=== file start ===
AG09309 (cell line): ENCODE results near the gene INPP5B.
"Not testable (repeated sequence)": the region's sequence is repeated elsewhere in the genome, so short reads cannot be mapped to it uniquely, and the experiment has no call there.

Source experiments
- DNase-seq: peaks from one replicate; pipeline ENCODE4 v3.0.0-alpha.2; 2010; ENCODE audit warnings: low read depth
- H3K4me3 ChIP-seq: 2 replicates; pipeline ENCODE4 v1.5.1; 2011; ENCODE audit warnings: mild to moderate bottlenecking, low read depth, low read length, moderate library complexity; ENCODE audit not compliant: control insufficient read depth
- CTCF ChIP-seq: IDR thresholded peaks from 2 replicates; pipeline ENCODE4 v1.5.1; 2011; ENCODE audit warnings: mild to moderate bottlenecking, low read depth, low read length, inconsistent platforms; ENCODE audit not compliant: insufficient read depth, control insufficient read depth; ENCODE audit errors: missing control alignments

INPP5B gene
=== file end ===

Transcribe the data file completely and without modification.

AG09309 (cell line): ENCODE results near the gene INPP5B.
"Not testable (repeated sequence)": the region's sequence is repeated elsewhere in the genome, so short reads cannot be mapped to it uniquely, and the experiment has no call there.

Source experiments
- DNase-seq: peaks from one replicate; pipeline ENCODE4 v3.0.0-alpha.2; 2010; ENCODE audit warnings: low read depth
- H3K4me3 ChIP-seq: 2 replicates; pipeline ENCODE4 v1.5.1; 2011; ENCODE audit warnings: mild to moderate bottlenecking, low read depth, low read length, moderate library complexity; ENCODE audit not compliant: control insufficient read depth
- CTCF ChIP-seq: IDR thresholded peaks from 2 replicates; pipeline ENCODE4 v1.5.1; 2011; ENCODE audit warnings: mild to moderate bottlenecking, low read depth, low read length, inconsistent platforms; ENCODE audit not compliant: insufficient read depth, control insufficient read depth; ENCODE audit errors: missing control alignments

INPP5B gene